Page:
I really liked this book. It can be a bit hard to read as he is quite honest. The only reason I didn't give it 5 stars is that I doubt I would ever read it again. I'm trying to save 5 stars for books I want to read over and over and over. Also, he drives into Texas and "Burkburnet County". Y'all know, Burkburnet is in Wichita County.
Dec 02, 2015 Clint rated it liked it  ·  review of another edition
"Friday Night Lights" author's journey of an across-the-country trip with his autistic son, who was one of twins. The author, Buzz Bissinger, appears to be a terribly angry man, which he at times admits, about his son's autism, about the lack of time he spends with him, about the checkered success in his career, about having to deal with his dying parents, about his failed marriages and host of other things. On the trip with his son, who is then around 23, he repeatedly asks his son if he loves ...more
Marilee Steffen
Buzz Bissinger, best selling author of "Friday Night Lights", writes this memoir of a trip he and his son took from Philadelphia to L.A. Zach is a twin who, along with his brother Gerry, was born premature. Zach sustained brain damage due to severe oxygen loss during that birth. Now in his mid-twenties, Zach continues to struggle to function in the "normal" world. Bissinger writes very candidly and honestly about his feelings and relationship with this son, whom he loves dearly. Still, he strugg ...more
Leslie Klingensmith
Mar 18, 2013 Leslie Klingensmith rated it really liked it
Lovely. Honest, redemptive, and hopeful.
Aug 13, 2015 Patricia rated it liked it
Really 3.5 stars. I appreciated the warts-and-all honesty that Bissinger displayed in this memoir about his relationship with his son. But many times it seemed like the father was projecting his own many expectations about their relationship and his own fantasies onto his son instead of just appreciating him for who he was. I do like that he was very respectful of his son's different abilities, and by the end of a long road trip he took with him, he did seem to "get" his son a little better.
Aug 04, 2012 Sue rated it it was amazing
Bissinger, best known as the author of the Texas football book Friday Night Lights, which became a movie and a TV show, has twin sons, Gerry and Zach. They were born six weeks too early. Zach, who was born three minutes after Gerry, suffered brain damage due to oxygen deprivation. As a result, he has severe problems. He is developmentally disabled and his social interaction mimics autism. In some areas, such as remembering names and dates, he shows amazing ability, but he can’t read, can’t under ...more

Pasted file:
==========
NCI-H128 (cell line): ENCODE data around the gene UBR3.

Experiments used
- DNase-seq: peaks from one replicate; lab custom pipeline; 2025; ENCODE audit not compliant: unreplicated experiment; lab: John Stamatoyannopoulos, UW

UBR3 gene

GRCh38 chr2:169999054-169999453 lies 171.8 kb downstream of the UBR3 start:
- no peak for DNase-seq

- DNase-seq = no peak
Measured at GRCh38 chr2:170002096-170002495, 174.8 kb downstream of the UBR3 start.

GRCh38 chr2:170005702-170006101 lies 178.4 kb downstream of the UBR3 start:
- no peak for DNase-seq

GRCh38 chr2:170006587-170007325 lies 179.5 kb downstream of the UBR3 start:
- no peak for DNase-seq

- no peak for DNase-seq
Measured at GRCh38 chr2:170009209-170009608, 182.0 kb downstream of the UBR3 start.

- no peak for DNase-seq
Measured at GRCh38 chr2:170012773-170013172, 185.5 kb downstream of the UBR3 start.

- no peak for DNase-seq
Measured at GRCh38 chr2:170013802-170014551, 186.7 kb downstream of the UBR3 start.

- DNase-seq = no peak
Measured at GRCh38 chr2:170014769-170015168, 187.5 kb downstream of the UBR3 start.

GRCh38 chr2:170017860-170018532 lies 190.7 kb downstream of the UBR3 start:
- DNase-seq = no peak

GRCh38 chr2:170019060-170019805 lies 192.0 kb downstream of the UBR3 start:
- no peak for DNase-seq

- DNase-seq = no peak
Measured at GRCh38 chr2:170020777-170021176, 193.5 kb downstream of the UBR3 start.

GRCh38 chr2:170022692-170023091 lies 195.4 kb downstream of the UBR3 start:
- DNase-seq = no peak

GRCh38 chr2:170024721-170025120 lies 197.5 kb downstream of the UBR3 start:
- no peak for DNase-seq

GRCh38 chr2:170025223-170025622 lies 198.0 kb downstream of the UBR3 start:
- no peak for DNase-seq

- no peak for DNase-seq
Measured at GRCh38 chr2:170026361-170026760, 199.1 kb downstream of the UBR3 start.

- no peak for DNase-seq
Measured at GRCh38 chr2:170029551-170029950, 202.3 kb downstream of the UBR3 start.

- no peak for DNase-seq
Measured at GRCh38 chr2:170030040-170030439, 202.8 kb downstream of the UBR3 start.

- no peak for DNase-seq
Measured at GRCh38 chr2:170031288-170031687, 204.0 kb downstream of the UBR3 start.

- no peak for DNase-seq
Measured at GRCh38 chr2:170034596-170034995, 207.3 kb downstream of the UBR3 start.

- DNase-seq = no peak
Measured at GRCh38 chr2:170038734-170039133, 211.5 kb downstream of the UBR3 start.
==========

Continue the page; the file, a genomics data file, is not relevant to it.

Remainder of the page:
Joanne  Clarke Gunter
This is a well-written, enjoyable, and often humorous book about a father really coming to grips with his son as he is: a man with the limitations of brain damage but with some extraordinary gifts as well.

Buzz Bissinger decides to take his adult son, Zach, on a cross-country road trip in order for them to "bond" and have more time together. But a cross-country trip with Zach is very different than one with someone who does not have the peculiarities of a 24 year-old man with autism/savant issues
I cannot give this book a rating. I picked it up semi-randomly at the library, thinking I'd read a good review of it, but not really remembering much about it.

It would be churlish of me to complain about Bissinger's self-absorption and lack of filter; I had some inkling of it going in. I'll do it anyway, though. The book seesaws between genuine affection for Zach and a constant desire for Bissinger to turn the focus onto himself so he can show the reader exactly what kind of self-hating ass he i
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H.G. Bissinger has won the Pulitzer Prize, the Livingston Award, the National Headliner Award, and the American Bar Association's Silver Gavel for his reporting. The author has written for the television series NYPD Blue and is a contributing editor at Vanity Fair. He lives in Philadelphia.